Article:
Edited by David Matzko McCarthy, 213 pages, Brazos Press.
Why do so many people hate the Church? Why do they see the pope as a stern disciplinarian and arrogant judge? Or as “medieval”? Why do they insist on saying, “I have my rights, and the Church can't take them away!”
Perhaps the following words, from John Donovan in The Heart of Catholic Social Teaching, will help: “In social contract theory, associations are always secondary and derivative. Their function is to serve the needs and desires of individuals. Viewed from this vantage point, notions of the human person as essentially part of groups and as incomplete without communities appeared to be unjust limitations on human freedom.” The debate over individualism is the starting point for the Catholic Church's dialogue with capitalist and socialist societies on the nature of society and the economy. The Catholic vision opposes the notion that society is merely contractual, and that relationships, including marriage, depend on nothing more than the goodwill of those involved, which can be withdrawn at any time. The sacramental view places God in our relationships, implying something much more profound than fragile human agreement.
Using Pope Leo XIII's 1891 social-economic encyclical Rerum novarum as the starting point, then, the authors in this book examine ensuing Catholic social teaching. As reflected in The Heart of Catholic Social Teaching, Catholic social teaching identifies two central points, the dignity of the individual and the need for a functioning society. This society embeds this individual in a meaningful network of social relations that offers security yet allows for individual creativity and initiative.
The popes, including Leo XIII, Pius XI, Paul VI, and John Paul II, are remarkably consistent on these two points. Since the Enlightenment and the nineteenth-century development of capitalism and socialism, the same issues keep reappearing in their writings. Regarding Rerum novarum, then, Donovan notes that late nineteenth-century European Catholics – the audience for Leo XIII - faced a dilemma: “Could they affirm the reality of the modern economic order in a way that was congruent with their Catholic faith? Or were they forced to choose between them?”
Leo and subsequent popes affirmed the right to private property, but they also promoted the dignity of workers, and their right to organize themselves independently. This leads to other important themes in Catholic social thought, again well-covered in The Heart of Catholic Social Teaching. Individuals need to organize themselves into self-governing groups. These groups should not be built from above, as by the state or a large company.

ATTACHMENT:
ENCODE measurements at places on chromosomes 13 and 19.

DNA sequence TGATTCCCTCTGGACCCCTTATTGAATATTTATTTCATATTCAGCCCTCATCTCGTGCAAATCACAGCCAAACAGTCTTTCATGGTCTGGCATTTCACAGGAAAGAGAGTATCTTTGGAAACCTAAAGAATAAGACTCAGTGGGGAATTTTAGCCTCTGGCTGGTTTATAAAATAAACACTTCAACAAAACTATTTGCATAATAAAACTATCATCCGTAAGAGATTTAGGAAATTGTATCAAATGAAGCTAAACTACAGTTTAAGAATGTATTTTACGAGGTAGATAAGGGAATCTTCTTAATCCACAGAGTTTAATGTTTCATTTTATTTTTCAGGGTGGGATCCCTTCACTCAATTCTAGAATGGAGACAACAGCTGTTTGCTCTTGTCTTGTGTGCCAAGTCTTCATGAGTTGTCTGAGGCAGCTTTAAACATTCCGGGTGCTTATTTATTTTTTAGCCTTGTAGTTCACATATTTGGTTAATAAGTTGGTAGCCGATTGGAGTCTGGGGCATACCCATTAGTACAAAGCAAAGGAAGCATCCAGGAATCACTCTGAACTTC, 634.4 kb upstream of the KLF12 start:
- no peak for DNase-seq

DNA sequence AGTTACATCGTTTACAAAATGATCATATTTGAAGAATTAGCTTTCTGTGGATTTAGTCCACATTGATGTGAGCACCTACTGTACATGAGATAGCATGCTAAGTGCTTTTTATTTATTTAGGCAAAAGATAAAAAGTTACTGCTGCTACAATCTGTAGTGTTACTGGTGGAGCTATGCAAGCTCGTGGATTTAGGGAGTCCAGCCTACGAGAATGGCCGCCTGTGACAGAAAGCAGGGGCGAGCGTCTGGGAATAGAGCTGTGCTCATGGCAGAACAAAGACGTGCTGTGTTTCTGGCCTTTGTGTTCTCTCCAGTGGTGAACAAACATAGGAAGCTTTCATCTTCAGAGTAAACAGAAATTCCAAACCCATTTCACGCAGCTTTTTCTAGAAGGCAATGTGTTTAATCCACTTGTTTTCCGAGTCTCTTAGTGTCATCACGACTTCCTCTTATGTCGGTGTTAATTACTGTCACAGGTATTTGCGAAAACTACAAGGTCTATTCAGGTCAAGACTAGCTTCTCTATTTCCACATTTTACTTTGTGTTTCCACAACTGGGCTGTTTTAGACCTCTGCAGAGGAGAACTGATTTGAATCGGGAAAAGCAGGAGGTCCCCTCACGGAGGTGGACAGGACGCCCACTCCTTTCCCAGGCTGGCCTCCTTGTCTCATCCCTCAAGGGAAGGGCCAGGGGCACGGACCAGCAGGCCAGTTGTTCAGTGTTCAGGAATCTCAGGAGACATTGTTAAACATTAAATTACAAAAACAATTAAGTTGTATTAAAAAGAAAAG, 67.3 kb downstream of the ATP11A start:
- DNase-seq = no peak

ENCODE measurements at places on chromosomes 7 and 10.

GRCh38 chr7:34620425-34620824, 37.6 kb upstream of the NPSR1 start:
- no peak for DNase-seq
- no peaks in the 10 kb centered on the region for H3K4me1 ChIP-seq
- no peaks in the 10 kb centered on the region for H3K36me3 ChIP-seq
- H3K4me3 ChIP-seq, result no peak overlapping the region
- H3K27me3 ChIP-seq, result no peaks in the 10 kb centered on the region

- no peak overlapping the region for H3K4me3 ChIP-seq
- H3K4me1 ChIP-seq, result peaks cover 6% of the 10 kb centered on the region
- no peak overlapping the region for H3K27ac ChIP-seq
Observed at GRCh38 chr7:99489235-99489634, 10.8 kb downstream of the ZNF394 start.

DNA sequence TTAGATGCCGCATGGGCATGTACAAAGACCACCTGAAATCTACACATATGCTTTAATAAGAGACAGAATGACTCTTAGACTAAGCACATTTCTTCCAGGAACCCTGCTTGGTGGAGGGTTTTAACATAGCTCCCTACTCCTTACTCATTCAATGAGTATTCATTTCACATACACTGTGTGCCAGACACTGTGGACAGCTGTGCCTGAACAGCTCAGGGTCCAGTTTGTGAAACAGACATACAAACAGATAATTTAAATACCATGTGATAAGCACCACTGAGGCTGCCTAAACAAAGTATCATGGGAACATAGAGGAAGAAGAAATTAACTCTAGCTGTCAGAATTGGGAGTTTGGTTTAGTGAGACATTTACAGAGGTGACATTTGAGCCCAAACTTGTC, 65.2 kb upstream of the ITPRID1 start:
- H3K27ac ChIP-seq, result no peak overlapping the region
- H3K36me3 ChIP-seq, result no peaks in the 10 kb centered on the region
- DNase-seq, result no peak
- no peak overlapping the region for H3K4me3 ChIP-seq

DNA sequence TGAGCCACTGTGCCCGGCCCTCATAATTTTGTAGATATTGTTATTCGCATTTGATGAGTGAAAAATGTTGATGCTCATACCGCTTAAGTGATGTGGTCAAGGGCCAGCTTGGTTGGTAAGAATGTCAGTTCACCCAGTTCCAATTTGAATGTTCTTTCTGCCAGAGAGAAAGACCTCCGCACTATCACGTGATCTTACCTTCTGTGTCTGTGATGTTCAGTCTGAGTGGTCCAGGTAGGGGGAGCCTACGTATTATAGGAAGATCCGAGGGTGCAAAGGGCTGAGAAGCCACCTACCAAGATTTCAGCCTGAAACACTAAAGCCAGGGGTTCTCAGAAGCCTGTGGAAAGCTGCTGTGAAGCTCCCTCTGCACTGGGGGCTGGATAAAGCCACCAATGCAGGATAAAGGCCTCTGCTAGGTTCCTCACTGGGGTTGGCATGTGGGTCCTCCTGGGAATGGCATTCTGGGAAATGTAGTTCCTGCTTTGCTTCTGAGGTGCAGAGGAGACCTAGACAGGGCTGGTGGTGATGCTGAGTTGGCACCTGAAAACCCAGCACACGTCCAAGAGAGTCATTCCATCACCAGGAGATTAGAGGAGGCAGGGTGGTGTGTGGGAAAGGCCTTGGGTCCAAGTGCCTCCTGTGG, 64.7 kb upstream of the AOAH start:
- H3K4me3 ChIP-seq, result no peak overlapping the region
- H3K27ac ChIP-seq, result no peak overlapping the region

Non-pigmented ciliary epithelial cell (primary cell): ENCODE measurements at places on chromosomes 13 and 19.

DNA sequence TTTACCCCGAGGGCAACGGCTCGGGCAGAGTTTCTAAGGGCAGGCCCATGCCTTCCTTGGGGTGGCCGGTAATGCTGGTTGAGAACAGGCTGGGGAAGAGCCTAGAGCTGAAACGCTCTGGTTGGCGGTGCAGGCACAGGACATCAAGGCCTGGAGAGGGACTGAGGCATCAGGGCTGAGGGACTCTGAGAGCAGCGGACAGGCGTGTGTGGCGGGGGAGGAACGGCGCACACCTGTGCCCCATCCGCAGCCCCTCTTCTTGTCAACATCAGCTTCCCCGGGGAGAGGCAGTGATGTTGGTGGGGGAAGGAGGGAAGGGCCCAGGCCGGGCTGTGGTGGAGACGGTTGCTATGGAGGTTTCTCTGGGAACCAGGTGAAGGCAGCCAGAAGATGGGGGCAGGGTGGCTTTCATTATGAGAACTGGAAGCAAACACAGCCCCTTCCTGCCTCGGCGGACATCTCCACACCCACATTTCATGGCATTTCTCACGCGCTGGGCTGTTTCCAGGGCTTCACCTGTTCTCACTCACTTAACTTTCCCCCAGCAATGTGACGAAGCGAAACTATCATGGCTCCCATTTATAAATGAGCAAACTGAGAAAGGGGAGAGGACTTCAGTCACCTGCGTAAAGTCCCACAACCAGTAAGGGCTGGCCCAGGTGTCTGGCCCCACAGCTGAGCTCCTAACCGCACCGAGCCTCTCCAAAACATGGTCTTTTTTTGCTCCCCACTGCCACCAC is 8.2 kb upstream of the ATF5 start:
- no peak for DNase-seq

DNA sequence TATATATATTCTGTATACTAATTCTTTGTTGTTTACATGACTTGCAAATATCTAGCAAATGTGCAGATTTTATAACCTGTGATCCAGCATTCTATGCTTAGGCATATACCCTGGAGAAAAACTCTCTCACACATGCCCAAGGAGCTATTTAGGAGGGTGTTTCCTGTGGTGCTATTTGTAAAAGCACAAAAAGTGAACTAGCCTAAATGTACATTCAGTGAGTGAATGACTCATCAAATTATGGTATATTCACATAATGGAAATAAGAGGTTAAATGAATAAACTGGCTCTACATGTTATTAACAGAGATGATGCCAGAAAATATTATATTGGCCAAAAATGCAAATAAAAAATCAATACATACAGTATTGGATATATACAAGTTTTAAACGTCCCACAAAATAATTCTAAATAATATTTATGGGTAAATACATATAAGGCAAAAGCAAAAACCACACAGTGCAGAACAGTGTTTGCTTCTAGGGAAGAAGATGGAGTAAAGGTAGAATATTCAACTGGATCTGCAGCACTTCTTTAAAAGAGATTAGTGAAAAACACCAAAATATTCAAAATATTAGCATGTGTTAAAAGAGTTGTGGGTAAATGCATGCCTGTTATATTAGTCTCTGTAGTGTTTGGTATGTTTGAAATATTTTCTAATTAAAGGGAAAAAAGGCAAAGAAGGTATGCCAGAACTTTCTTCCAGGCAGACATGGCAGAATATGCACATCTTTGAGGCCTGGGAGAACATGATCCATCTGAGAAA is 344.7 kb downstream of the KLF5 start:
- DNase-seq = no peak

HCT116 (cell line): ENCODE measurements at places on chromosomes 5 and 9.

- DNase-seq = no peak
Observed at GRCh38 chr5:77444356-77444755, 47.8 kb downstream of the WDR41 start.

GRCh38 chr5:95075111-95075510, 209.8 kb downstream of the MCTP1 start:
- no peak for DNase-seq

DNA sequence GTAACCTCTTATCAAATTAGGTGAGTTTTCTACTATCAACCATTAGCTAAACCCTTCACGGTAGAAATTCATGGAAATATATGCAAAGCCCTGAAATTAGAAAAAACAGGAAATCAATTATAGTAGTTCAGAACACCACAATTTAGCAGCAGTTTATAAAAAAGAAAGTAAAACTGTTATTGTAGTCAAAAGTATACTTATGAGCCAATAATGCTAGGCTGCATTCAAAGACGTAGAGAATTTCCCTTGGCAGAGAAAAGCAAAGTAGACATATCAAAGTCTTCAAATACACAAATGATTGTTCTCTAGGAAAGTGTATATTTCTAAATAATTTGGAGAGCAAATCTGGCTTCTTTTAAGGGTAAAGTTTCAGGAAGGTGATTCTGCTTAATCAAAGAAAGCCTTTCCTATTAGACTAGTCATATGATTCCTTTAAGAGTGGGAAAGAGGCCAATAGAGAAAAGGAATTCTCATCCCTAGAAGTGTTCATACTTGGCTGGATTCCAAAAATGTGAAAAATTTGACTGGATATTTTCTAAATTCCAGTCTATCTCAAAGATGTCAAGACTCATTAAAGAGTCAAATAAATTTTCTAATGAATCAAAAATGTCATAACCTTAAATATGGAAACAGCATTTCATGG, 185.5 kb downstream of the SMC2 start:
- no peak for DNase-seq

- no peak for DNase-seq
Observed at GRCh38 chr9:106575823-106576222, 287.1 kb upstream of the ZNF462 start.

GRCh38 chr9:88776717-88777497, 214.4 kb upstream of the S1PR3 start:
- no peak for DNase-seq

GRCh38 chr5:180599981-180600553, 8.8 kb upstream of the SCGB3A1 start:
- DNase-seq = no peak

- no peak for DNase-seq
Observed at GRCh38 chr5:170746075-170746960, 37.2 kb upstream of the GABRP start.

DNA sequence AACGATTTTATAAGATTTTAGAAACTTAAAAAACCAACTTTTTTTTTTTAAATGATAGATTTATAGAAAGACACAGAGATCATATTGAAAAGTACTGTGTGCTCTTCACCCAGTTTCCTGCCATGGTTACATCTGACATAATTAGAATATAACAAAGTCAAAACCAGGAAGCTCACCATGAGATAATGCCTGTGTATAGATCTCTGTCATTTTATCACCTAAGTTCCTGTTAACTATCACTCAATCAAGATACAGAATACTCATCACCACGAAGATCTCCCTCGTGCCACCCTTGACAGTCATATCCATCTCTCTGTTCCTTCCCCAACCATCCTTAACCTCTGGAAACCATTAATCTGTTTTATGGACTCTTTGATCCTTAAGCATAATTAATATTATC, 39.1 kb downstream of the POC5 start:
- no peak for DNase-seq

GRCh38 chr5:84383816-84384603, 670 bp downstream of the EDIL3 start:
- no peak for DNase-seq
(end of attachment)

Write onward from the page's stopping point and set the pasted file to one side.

Grassroots organizations should have freedom from interference from more powerful organizations. This is the principle of “subsidiarity,” first named by Pope Puis XI. He envisioned groups similar to the medieval guilds, which were active economically but were also educational and social organizations. Guilds would seek the mutual benefit of their members, so competition, such as encouraged by capitalism, would be kept to a minimum, and social harmony would be built.
Subsidiary is a theme in John Paul II's 1991 encyclical Centesimus annus, written to commemorate the hundredth anniversary of Rerum novarum. John Paul is not only consistent with previous papal teaching, but integrates this with Vatican II and his own vision of the dignity of the human person. No modern political system has the power to negate human dignity, he argues. Centesimus annus, quoted in The Heart of Catholic Social Teaching, claims: “[T]he guiding principle of Pope Leo's encyclical, and of all of the church's social doctrine, is the correct view of the human person.” David McCarthy in his essay thus concludes: “Catholic social teaching challenges us precisely because it puts social relationships before economic theory.”
As with other good Catholic writings on society today, the book's authors note how both left-wing and right-wing economic and political viewpoints undermine the family. The family is the core of society, yet the atomistic view in politics, society, and economics damages all social groups and gives enormous power to the state (left-wing) or to large corporations (right-wing), something that attacks the Catholic concept of subsidiarity. Modern society, and both capitalism and socialism, devalue individuals by lifting them out of their social network, where real meaning is found, and by commodifying their work.
Somewhat unique for a work of this sort, The Heart of Catholic Social Teaching includes sections on love as taught by Pope Benedict XVI and St. Augustine. Modern living replaces love with the commodification of the human. Evil, for Augustine, is the wrong ordering of things that are not bad in themselves. Evil comes from loving something in the wrong way. While Christianity is a profoundly materialistic religion, it denounces as sinful the human tendency to love things and money more than people. William Collinge sums up well Augustine's view: “All human communities ... are based on shared love.” Collinge notes that friendship, which means friendship in God, was central to Augustine's life. He never went about his day without a few friends in toe. He knew where he was in his society, and saw the Christian meaning of this.
The Heart of Catholic Social Teaching shows very clearly how, through the economic policies of Adam Smith and the individualism promoted by John Locke and J.J. Rousseau (and their social contract theory), we have lost the sense of love and responsibility for each other, even within the family.
Catholic thinkers begin at the beginning – with Christian love and the family, grassroots groups, and the charity and transformational love of people like Dorothy Day, who followed the Little Way of Therese of Lisieux. The richness of the Catholic Church's social teaching on display in this book comes out of the depth of the whole tradition.